Worthen offered the mountains surrounding the Brigham Young University campus as religious symbols of enlightenment. He asked that they be reminders of the learning environment he wishes to create at BYU-- one that not only inspires new learning experiences and spiritual insight, but that also allows students to become different, better people.
A group of people interested in seeing the Utah Transit Authority expand the hours its buses and trains operates recently challenged the UTA Board of Trustees and leadership to use only public transit for seven days. For the few who accepted the challenge the experience had quite an impact.
Mormons were excluded from the first Parliament of the World’s Religions in 1893. But the Parliament has now chosen the home of the LDS church for its next worldwide meeting.
“Salt Lake City, you’re in for a treat," said Mary Nelson, the executive director of the Parliament of the World's Religions at the announcement that its next meeting will be held in Salt Lake in October, 2015.
Ranchers throughout Utah feared at the beginning of this summer that the drought would be sticking around. But a remarkably wet August has transformed the landscape.
Parts of Northern Utah received almost 4 times as much water as the 30-year average. And, in southern parts of the state, the skies blessed the parched landscape with up to twice as much rain as usual.
Republican party leaders in Millard County will have to nominate a candidate for county commission before the ballot deadline next week. The Utah Supreme Court gave election officials some new guidance on how to handle a disputed primary election.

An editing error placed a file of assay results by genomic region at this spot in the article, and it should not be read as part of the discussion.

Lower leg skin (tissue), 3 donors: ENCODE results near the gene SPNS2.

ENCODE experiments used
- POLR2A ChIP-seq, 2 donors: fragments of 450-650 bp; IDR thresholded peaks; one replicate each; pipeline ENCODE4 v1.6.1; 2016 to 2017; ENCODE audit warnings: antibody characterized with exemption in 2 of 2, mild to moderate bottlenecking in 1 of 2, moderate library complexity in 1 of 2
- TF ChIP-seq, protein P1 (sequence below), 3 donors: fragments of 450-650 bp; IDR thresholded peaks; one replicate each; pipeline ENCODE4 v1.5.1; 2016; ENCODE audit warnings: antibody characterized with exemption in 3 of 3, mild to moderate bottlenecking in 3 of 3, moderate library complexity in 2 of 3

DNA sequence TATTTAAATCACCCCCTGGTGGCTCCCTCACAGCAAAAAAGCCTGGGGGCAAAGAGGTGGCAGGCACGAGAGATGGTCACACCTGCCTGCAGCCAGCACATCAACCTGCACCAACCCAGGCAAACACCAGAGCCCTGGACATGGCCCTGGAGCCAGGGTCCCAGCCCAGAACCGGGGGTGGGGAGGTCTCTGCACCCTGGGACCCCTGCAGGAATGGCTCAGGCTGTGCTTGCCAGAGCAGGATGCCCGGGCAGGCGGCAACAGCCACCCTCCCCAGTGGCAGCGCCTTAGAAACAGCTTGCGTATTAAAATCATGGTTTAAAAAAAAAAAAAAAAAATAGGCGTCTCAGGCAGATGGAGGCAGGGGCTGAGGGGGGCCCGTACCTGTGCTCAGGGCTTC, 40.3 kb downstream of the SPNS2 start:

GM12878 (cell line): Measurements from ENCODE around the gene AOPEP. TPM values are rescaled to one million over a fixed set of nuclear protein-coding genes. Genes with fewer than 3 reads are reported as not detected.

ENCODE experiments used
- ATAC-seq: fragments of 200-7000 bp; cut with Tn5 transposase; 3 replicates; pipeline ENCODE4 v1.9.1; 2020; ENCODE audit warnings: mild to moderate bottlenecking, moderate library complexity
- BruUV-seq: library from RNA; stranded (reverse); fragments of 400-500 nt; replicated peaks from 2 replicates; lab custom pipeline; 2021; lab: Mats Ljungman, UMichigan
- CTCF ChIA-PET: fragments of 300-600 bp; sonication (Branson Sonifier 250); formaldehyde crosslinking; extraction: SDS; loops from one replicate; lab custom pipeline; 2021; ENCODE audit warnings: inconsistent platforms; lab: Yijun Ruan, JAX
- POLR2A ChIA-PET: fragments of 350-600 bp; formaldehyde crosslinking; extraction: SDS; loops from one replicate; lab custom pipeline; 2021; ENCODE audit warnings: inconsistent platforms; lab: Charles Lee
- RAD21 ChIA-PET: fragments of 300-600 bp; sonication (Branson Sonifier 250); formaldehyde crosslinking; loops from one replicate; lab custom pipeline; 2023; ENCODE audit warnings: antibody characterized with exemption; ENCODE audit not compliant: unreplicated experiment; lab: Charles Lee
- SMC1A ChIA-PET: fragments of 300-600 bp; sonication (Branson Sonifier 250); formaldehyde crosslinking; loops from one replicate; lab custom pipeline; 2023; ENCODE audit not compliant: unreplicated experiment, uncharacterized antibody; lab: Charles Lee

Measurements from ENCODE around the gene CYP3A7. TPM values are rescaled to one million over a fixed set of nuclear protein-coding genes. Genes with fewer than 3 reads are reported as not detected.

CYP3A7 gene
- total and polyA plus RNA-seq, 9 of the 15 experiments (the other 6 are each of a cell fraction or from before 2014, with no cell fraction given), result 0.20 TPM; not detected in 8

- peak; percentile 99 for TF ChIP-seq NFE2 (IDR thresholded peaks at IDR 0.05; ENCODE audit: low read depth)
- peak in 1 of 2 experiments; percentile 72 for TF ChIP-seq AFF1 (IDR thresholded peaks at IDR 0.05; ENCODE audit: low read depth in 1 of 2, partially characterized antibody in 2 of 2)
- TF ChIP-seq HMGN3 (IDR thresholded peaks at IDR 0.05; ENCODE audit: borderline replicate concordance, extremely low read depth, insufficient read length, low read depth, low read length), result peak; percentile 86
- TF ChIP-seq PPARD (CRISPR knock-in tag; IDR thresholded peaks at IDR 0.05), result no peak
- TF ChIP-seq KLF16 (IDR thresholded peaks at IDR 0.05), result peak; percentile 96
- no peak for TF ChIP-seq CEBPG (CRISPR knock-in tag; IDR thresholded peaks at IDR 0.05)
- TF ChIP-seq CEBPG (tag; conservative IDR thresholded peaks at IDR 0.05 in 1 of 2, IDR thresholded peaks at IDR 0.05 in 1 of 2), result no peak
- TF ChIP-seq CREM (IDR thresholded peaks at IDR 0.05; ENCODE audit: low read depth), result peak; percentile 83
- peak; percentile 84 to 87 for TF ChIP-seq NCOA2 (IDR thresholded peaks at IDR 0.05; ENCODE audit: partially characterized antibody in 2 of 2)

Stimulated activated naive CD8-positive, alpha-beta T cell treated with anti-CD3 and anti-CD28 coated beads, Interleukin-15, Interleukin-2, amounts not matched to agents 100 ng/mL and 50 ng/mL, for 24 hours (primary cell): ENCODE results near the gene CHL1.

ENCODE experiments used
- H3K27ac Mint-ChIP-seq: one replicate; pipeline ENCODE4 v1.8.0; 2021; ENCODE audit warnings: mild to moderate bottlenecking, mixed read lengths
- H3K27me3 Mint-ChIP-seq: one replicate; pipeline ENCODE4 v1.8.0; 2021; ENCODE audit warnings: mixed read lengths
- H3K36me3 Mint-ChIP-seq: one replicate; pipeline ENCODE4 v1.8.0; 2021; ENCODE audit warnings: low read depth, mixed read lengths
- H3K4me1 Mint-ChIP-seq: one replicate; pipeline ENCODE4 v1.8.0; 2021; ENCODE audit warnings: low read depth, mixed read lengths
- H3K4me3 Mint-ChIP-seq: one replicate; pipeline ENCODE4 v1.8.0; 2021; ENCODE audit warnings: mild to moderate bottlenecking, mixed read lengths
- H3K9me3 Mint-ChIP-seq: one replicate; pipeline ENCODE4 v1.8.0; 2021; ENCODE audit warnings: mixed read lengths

After a hearing on Friday, the state Supreme Court upheld part of a lower court ruling that invalidated the June 21st primary election. But the state’s highest court vacated the order requiring a new election.
Groups who oppose gay marriage hand delivered more than 18,000 petition signatures to Utah Governor Gary Herbert’s office Friday. The aim of the petition is to thank the Governor and Attorney General Sean Reyes for defending Utah’s law banning same-sex marriage.
Former Utah Republican Governor Jon Huntsman restated his support for gay marriage this week, calling it inevitable. And even Republican Utah Senator Orrin Hatch has said, that eventually the law will recognize same sex marriage.
The Utah Department of Corrections plans to end the wild horse training program at the state prison in Gunnison. The decision was made based on how much the state gets paid to care for the mustangs.
The U.S. Bureau of Land Management keeps a total of about 15-hundred horses on the state’s prison property in Gunnison. At any one time, about 15 inmates are involved in the program to gentle and saddle train mustangs taken from public rangeland.